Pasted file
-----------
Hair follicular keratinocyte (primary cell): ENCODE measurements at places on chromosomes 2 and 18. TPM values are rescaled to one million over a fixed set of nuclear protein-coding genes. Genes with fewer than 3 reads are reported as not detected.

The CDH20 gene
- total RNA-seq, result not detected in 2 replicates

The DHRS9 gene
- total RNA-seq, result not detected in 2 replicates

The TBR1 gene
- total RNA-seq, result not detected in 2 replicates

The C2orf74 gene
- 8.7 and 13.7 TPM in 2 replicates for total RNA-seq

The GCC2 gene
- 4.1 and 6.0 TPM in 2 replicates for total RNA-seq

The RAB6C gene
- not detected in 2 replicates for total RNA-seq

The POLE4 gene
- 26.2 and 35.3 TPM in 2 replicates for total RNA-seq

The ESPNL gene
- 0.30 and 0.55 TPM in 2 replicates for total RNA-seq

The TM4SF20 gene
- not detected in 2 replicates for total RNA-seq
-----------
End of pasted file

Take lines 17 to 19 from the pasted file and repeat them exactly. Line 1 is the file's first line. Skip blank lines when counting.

- 0.30 and 0.55 TPM in 2 replicates for total RNA-seq

The TM4SF20 gene
- not detected in 2 replicates for total RNA-seq